Cookie policy: This site uses cookies (small files stored on your computer) to simplify and improve your experience of this website. Cookies are small text files stored on the device you are using to access this website. For more information please take a look at our terms and conditions. Some parts of the site may not work properly if you choose not to accept cookies.


Subscribe or Register

Existing user? Login


Prescription fees set to increase to £9 from April 2019

Prescription charges in England are set to increase from £8.80 to £9 as of 1 April 2019, the government has announced.

Health minister Steve Brine told parliament in a written statement that the increased charges will contribute to the £22bn in efficiency savings that the government expects the NHS to make by 2020.

Despite the increase in prescription charges, there is no increase to the cost of three-month and annual prepayment certificates, which remain at £29.10 and £104 respectively.

Responding to the additional charges, Simon Dukes, chief executive of the Pharmaceutical Services Negotiating Committee, said: “Many people already find it extremely difficult to pay the prescription charge. Whilst we recognise the financial pressures that the NHS is under, raising the prescription tax runs the risk of those most in need not getting their medicines — adding to the NHS bill elsewhere.”

Sandra Gidley, chair of the Royal Pharmaceutical Society (RPS) English Pharmacy Board, warned that the increased charges will result in patients being unable to afford their medicines, leading “to poor health and expensive and unnecessary hospital admissions”.

“Every day pharmacists are asked by patients who are unable to afford all the items [on] their prescription, which ones they could ‘do without’,” said Gidley. “Patients shouldn’t have to make choices which involve rationing their medicines. No one should be faced with a financial barrier to getting the medicines they need.”

She noted that prescriptions are free in Scotland, Wales and Northern Ireland, adding: “It would be much simpler to have free prescriptions in England too because then no one would have to worry about payment decisions affecting their health.”

The RPS is a member of the Prescription Charges Coalition (PCC), a group of more than 40 bodies calling for patients with long-term conditions (LTCs) to be exempted from prescription charges. A 2017 report by the PCC found that 33% of people in England with a LTC had not collected a prescription because of the cost, and that 34% of those who had skipped or reduced their doses had required additional medical treatment as a consequence.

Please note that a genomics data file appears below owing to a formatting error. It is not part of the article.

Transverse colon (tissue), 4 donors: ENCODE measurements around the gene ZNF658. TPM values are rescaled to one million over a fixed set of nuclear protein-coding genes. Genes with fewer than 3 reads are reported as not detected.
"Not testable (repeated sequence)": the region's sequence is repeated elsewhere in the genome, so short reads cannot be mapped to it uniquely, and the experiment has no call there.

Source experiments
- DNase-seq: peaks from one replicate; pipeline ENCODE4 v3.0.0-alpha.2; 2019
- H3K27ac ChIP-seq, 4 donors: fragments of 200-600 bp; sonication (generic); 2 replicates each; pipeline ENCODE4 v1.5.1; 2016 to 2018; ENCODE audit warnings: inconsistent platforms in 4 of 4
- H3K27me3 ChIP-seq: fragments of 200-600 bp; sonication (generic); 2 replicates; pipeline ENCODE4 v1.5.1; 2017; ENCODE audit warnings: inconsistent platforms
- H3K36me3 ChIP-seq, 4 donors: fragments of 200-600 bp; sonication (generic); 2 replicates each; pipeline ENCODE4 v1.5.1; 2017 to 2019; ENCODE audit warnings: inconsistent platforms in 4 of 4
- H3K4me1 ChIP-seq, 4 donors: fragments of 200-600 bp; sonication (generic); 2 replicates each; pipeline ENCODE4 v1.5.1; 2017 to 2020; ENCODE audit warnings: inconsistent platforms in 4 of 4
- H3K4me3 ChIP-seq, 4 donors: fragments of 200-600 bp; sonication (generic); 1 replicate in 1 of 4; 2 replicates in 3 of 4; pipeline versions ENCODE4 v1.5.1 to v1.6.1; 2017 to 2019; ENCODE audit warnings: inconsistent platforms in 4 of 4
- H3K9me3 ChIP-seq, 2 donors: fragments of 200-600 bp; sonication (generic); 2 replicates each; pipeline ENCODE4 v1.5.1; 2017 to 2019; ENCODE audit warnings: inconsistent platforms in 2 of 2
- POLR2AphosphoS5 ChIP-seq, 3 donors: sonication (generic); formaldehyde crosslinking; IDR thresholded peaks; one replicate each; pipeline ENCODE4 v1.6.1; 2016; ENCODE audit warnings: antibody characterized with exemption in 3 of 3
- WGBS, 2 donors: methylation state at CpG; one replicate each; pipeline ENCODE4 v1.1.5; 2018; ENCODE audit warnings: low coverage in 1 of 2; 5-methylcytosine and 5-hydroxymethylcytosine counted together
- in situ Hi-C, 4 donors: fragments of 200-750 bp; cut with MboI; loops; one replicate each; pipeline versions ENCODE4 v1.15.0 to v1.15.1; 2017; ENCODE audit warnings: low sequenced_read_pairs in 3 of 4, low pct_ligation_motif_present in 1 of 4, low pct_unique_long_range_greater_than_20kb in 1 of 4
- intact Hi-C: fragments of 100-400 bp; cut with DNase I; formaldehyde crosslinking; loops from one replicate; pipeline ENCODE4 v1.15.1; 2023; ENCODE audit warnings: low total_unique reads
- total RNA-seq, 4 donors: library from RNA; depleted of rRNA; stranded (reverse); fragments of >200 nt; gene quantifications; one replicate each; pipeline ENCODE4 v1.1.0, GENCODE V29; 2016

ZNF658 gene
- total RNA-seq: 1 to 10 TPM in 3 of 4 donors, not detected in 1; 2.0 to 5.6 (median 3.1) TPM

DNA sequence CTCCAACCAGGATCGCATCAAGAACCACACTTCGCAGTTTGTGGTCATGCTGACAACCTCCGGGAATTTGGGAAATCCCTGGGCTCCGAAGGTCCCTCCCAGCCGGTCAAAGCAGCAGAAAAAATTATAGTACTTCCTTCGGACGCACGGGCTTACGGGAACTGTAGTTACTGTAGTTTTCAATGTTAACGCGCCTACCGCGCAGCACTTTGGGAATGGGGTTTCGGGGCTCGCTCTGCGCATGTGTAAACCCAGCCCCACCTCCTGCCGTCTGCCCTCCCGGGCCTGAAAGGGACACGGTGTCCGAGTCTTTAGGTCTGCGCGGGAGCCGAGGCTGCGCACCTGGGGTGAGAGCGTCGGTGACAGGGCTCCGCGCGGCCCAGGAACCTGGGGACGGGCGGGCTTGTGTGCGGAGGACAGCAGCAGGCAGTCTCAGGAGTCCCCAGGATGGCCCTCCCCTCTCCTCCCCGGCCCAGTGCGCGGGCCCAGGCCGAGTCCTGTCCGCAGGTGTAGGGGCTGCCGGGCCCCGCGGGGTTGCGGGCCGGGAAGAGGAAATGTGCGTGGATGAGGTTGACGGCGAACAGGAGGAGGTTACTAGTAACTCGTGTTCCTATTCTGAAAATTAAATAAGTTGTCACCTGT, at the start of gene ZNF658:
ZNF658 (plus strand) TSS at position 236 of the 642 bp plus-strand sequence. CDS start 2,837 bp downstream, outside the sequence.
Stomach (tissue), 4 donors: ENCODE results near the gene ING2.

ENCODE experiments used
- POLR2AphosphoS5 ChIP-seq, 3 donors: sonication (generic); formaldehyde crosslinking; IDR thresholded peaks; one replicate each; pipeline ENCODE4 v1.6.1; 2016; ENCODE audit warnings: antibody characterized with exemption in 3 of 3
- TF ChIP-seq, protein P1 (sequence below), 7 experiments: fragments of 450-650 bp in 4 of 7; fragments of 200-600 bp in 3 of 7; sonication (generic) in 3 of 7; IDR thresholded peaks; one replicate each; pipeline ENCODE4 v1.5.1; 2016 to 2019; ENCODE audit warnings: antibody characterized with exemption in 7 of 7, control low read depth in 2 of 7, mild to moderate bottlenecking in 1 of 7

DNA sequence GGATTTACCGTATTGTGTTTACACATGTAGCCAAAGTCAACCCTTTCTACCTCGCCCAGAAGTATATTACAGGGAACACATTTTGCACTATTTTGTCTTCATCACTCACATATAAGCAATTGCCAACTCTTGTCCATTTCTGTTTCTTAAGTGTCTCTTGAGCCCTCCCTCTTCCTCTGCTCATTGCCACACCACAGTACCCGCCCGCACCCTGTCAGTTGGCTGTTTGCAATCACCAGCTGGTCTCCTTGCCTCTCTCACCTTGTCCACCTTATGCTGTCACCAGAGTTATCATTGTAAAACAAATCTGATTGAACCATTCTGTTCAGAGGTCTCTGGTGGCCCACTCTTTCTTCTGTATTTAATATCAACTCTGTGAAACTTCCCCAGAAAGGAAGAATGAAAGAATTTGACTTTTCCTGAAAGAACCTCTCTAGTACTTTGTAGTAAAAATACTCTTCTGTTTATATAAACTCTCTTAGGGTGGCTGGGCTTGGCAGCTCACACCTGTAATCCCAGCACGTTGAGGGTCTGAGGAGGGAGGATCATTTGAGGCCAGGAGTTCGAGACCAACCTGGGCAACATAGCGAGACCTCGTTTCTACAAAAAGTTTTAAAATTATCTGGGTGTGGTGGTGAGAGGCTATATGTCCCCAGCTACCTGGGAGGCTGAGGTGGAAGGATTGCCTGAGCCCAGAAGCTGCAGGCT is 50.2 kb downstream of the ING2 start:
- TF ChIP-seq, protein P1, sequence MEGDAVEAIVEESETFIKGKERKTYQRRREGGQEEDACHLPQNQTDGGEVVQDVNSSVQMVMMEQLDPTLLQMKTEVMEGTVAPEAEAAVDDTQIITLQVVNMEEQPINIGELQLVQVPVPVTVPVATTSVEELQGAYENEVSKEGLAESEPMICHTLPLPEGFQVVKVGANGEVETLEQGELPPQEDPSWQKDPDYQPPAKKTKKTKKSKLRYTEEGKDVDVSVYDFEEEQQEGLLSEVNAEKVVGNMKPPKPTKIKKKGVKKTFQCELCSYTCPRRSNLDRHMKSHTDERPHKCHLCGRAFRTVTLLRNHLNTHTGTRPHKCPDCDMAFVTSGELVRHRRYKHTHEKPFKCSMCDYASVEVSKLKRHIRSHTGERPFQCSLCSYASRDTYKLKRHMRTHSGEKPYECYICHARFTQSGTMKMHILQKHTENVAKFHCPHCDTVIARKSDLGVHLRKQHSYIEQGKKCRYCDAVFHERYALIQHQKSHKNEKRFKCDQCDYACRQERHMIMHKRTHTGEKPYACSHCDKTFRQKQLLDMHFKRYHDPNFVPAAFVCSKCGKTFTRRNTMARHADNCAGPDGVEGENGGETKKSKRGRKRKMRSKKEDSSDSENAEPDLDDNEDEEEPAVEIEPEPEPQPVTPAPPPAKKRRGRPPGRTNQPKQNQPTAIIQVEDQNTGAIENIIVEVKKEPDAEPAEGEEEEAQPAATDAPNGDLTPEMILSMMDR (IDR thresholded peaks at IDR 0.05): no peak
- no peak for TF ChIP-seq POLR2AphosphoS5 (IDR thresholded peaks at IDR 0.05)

Citation: The Pharmaceutical Journal DOI: 10.1211/PJ.2019.20206205

Readers' comments (1)

  • Nine pounds an item is an eye-watering amout to have to find for the "lucky" few who have to pay for their prescriptions in an NHS that is supposed to be free at the point of use. Why not simply charge 50p an item for everyone, with perhaps a £2.50 maximum charge? This would also, I suppose, contribute to the £22bn in efficiency savings that the Health Minister is seeking both by way of the charges collected and also by way of reducing the ordering of unneeded repeat prescriptions. I find it difficult to believe that people in the UK would be unable to afford 50p an item. And in any case, given that a good deal of ill-health is actually being caused by over-indulgence in, and therefore spending on, "food, fags, drugs, & booze", such a charge will also serve in some degree to incentivise health-beneficial lifestyle changes.

    Unsuitable or offensive? Report this comment

Have your say

For commenting, please login or register as a user and agree to our Community Guidelines. You will be re-directed back to this page where you will have the ability to comment.

Recommended from Pharmaceutical Press

  • Print
  • Share
  • Comment
  • Save
  • Print Friendly Version of this pagePrint Get a PDF version of this webpagePDF

Newsletter Sign-up

Want to keep up with the latest news, comment and CPD articles in pharmacy and science? Subscribe to our free alerts.